For a completely wonderful country-garden brunch experience, I took the RER A 20ish minutes outside of the city center. My friend Dasha found Le Pavillon Rouge on Instagram, where they advertised a special brunch event with a live saxophonist + DJ and crêpe and omelette stations. We had to check it out!
We were the first ones to arrive for brunch. The afternoon began with music by the DJ alone, then later on, the saxophonist arrived and played in harmony with the DJ’s mix. It was quite entertaining, giving everyone a bit of movement while they ate brunch.
Something I loved about this experience was how interactive it became. Guests wandered around the venue (which is also a tennis club), and got out of their seats for the food stations. The music even encouraged some dancing. Another little element was the Nail Corner, which Dasha and I visited between bruschetta and main course just to digest a little bit. It was such a treat to leave brunch with a fresh manicure!
The menu for the brunch was VERY comprehensive, and arrived in the following order: coffee, tartines, bruschetta, main course, and dessert. The crepe and omelette station were also at full disposal during the entire meal.
We enjoyed mimosas throughout the entire brunch, which were confusingly unadvertised by the restaurant. In fact, when we ordered them, our sever had to check with her colleague to make sure they were available (which was pretty weird, considering it was brunch…). And besides that, we never got any menu for alcoholic drinks. Not only is this losing Le Pavillon Rouge a chance to make a large profit margin, it was also inconsistent with the ambiance. With loud, live music, lots of interactive elements, at a leisurely Sunday meal, in France, a drink or two fits in perfectly, and is almost essential!
The tartines course was a pleasant basket of bread accompanied by jam and butter. At this point, I could have been full, but it was only the beginning! At around the same time, I ordered a mushroom and cheese omelette. It was a lot of fun to watch its creation right in front of me, and it was delicious!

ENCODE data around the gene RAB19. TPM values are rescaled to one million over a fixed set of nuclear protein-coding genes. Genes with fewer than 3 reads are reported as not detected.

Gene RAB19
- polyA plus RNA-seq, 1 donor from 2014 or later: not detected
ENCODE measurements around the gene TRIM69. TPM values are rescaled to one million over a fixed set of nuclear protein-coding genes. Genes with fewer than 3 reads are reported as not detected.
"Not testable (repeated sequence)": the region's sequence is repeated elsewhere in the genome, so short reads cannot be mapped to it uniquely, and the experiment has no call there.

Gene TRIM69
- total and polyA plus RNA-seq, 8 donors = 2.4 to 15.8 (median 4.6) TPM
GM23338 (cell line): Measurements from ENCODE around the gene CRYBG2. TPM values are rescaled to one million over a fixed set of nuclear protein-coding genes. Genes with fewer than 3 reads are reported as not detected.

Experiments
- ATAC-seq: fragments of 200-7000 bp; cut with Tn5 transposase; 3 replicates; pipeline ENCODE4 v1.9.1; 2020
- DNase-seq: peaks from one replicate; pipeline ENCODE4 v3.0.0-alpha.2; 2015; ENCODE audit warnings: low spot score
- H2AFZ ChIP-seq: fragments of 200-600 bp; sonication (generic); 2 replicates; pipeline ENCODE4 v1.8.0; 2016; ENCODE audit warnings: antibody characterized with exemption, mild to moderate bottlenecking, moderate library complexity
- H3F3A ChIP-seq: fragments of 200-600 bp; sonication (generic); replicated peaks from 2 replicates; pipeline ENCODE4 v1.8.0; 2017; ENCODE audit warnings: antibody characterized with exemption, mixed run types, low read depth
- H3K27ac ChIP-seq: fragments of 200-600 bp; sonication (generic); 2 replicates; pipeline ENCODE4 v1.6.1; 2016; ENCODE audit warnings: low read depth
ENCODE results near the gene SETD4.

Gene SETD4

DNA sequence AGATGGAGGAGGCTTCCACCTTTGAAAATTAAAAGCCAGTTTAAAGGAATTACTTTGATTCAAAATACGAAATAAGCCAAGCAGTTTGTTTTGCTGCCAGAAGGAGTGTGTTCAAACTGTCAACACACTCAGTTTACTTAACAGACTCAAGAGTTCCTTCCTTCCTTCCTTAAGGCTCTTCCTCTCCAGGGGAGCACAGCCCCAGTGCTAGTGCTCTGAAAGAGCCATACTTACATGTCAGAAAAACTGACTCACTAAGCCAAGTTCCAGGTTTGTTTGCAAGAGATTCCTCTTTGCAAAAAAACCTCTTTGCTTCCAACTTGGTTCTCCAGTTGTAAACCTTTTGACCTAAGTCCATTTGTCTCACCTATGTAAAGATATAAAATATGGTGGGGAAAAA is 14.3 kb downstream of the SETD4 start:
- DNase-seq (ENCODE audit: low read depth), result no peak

Next course was the bruschetta. I would classify what we were served as more of a mini-pizza than a bruschetta. It tasted very nice as a pizza, but heavier than what I was expecting to eat right before the main course. Nevertheless, I thought it was ultimately a good decision to have one pre-set entrée rather than a list of options. It builds trust with the guests to have confidence in this dish and to take care of the decision making for them. It also definitely saved them a lot of food cost! And who doesn’t love pizza?
By the time it was time for the main course, I was already quite full. Which was too bad, because the food was good. Good, not great. Le Pavillon Rouge’s greatest strength is the experience and less so the food.
That being said, I enjoyed the food. The fries had that deeper flavor that you find in fries from proper restaurants rather than from fast food chains. The chicken was quite well-seasoned, and tender enough to take pleasure from. Dasha’s dish, Shakshuka, was Le Pavillon Rouge’s take on a traditional Israeli breakfast dish. I have never had an authentic Shakshuka, but I don’t think it is usual that french-fry-like potatoes form the base. It tasted good, though.
The best food I tasted at the Pavillon Rouge was by far the French Toast, which was a bit of a shame because by the time of dessert I was completely stuffed. The French Toast was made with two thick rounds of baguette, a bread choice and cut that I had never seen before for the dish. I am sure they soaked it for a long time, because despite the tough nature of baguette bread, it was so tender and fell right apart when cut into. The caramel made any syrup unnecessary. Completely spectacular!
After dessert, we were on the verge of death but still felt the need to try a crepe. They were good, just as any fresh crepe would be. Dasha and I were the first people there, and also the last ones to leave. We would have stayed longer if we could have!
The whole brunch experience was priced at 40 euros, which I think is a great deal considering how much was included. My tab ended up being much higher, however, because the mimosas were 12 euros each. And we had plenty of them. I may have had fewer if I knew their price.
I adored this afternoon at Le Pavillon Rouge. I would say that I will definitely return, but unfortunately, this brunch was a special event that the restaurant only planned for that Sunday. It was their first one of the kind, and I am guessing it didn’t pay off, because they haven’t had one since (a brunch, that is, they did have a similar dinner event). I really hope they find a way to have more of these. Most of the other guests were families, but with their fun atmosphere and instagram-centric marketing, they could gather a lot of Gen Z customers. I am rooting for Le Pavillon Rouge to make these events a regular occurrence. Fingers crossed!